- Press Release
The impending retirement of the baby-boom generation will have significant effects on Wisconsin’s economy over the next 30 years. As this large cohort retires, the size of Wisconsin’s workforce will stall; the working-age population is expected to decline 0.2% between 2010 and 2040. Only 21 of the state’s 72 counties are expected to see increases in residents ages 20 to 64, and only six will see increases of more than 10%. Working-age populations are expected to drop more than 10% in 13 northern counties.
Dale Knapp or Todd A. Berry
Population Shifts to Affect State’s Future Growth
WISTAX Highlights Economic and Tax Implications of Retiring Baby Boomersdownload press releasee-mail this link to a friend
MADISON—Wisconsin is undergoing a major demographic shift that will impact employers, taxpayers, government, and the state economy’s ability to grow over the next 30 years. The state’s working-age population is expected to decline 0.2% between 2010 and 2040, while the number of seniors will nearly double, according to the latest report from the Wisconsin Taxpayers Alliance (WISTAX), “The Impending Storm: Changing Demographics and Wisconsin’s Economic Future.” WISTAX is a nonpartisan, nonprofit organization devoted to public policy research and citizen education.
“It is difficult to create jobs when there are no people to fill them,” observed Todd A. Berry, WISTAX President, referring to new projections from state demographers that show a working-age population changing little from now until 2040. “The size of our labor force is in the early stages of stagnation,” Berry noted. “While partisans debate economic development and job creation, their efforts might come up short as employment cannot expand beyond the size of the work-eligible population.”
The picture remains cloudy beyond 2040. The school-age population—the state’s future workers—is expected to increase just 3.4% between 2010 and 2040. This portends little labor force growth after 2040, as well.
The retirement of baby boomers—those born between 1945 and 1964—is the prime factor behind a stagnating workforce. As this group matured, it affected, in turn, public schools, universities, the housing market, and nearly every aspect of the state economy. Now, this group is leaving the workforce for retirement. The number of retirees (65 or older) is expected to increase 97.5% during 2010-40, and Wisconsin does not have enough young people to replace them.
WISTAX researchers expect the changing composition of Wisconsin’s population will put pressure on state finances. Increases in income tax collections depend partly on wage growth and partly on a growing workforce. Little change in the number of workers will slow income tax collections. Moreover, a greater share of total state income will come from Social Security, which has been untaxed since 2008. Sales tax collections will also be affected as the elderly tend to purchase more untaxed food, medicine, and services and fewer taxable goods than young people.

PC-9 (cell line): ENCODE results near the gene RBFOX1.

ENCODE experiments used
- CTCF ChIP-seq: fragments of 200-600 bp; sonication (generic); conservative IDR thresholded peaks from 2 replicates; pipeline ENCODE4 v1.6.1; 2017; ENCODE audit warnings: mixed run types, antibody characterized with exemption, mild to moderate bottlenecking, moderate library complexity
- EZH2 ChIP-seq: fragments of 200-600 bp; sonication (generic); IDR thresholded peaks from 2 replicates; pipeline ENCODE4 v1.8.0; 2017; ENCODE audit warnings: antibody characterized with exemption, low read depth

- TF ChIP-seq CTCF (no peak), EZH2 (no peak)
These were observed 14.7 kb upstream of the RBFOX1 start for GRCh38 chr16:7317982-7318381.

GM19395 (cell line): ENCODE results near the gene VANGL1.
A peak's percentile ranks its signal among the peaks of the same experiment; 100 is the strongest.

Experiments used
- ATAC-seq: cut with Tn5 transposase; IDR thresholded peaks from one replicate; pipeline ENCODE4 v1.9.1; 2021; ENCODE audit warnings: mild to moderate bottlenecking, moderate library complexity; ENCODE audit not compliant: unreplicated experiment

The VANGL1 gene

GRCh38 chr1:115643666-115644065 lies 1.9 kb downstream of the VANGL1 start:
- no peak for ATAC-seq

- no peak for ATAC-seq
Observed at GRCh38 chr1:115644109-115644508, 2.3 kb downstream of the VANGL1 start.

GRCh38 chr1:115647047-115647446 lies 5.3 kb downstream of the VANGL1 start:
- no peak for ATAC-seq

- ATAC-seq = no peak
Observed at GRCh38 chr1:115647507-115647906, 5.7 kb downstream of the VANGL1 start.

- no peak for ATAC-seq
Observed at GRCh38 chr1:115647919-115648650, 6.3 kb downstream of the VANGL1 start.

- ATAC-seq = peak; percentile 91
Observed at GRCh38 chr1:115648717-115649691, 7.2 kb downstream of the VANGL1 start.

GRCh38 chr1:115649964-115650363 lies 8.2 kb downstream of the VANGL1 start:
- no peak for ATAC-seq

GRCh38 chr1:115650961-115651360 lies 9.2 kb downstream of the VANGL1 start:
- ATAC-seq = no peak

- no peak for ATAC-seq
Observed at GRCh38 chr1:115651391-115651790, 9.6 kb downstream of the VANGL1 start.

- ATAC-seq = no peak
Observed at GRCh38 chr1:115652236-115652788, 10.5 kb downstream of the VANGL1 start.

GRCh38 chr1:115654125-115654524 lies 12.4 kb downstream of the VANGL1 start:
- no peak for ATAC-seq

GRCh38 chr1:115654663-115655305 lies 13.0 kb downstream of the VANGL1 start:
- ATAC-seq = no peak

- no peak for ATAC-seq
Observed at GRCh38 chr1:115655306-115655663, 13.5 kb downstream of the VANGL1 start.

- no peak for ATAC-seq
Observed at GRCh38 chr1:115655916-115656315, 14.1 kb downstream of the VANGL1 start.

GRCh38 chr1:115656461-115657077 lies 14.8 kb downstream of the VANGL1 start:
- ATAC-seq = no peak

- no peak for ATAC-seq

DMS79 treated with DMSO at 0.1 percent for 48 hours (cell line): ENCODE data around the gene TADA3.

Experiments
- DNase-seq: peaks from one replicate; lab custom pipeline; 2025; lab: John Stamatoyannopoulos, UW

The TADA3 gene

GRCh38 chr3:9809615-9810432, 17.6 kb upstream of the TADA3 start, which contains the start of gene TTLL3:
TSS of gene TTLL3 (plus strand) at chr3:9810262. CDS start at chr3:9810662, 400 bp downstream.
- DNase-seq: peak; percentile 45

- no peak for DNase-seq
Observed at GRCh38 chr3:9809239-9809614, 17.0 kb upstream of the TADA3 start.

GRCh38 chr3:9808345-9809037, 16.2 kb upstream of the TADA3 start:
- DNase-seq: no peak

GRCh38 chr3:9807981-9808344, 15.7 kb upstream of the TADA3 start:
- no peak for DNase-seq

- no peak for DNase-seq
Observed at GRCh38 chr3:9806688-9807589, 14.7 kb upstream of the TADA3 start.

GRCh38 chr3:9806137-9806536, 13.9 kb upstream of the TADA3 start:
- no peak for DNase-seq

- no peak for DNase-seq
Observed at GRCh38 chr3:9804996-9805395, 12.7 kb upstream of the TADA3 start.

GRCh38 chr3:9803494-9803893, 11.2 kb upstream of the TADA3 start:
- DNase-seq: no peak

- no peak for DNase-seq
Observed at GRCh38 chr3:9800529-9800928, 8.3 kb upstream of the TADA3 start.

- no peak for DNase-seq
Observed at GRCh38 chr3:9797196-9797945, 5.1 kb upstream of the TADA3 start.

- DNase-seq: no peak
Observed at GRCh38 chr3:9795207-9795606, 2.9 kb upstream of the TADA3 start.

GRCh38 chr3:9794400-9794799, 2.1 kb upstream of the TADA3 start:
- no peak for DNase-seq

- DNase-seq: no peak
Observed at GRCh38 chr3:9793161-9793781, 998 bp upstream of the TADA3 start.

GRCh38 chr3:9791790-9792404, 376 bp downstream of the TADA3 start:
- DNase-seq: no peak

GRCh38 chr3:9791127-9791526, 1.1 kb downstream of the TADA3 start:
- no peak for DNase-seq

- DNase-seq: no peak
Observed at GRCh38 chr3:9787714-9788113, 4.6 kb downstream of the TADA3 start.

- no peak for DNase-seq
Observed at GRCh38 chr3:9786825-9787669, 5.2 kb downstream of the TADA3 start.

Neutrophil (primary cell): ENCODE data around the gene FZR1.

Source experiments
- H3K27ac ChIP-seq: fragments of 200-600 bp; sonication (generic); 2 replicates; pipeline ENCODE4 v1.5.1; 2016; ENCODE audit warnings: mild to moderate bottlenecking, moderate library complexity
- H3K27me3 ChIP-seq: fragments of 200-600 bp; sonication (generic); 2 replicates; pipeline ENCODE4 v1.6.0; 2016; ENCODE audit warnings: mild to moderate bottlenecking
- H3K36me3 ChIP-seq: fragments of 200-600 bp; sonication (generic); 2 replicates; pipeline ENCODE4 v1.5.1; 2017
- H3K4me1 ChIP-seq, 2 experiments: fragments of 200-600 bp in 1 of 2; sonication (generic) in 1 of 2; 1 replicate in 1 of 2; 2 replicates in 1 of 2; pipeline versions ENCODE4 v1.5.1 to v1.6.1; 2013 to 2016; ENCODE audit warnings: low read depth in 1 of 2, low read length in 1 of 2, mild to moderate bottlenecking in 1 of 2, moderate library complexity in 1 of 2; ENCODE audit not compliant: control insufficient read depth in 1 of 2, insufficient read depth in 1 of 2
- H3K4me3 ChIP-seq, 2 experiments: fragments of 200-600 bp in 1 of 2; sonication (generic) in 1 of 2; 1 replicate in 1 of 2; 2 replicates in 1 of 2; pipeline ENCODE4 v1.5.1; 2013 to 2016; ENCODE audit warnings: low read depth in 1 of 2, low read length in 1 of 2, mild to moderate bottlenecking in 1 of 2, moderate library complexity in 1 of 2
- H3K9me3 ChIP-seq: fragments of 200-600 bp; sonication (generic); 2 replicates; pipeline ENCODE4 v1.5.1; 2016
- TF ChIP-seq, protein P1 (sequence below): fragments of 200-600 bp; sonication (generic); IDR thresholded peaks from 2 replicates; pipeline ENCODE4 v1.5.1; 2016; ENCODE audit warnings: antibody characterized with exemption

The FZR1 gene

Some parts of Wisconsin will be more affected by demographic changes than others. While state population will increase 14.1% over the next 30 years, changes will range from a 17.1% decline in Price County to a 41.1% increase in Saint Croix. Only 25 counties will grow faster than the state average; 47 will grow slower.
Workforce figures are less encouraging. In only 21 of the state’s 72 counties is the 20-64 year old age group expected to grow, and only six will see increases of more than 10%. Working-age populations are expected to decline more than 10% in 13 northern counties.
The economic prospects for northern Wisconsin are of greater concern when student populations are considered. During 2010-40, the school-age population will drop more than 30% in Bayfield and Price counties, and declines will top 20% in Ashland, Lincoln, Pepin, and Rusk counties.
A free copy of The Wisconsin Taxpayer magazine, “The Impending Storm: Changing Demographics and Wisconsin’s Economic Future,” is available by visiting www.wistax.org; emailing firstname.lastname@example.org; calling 608.241.9789; or writing WISTAX at 401 North Lawn Ave., Madison, WI 53704-5033.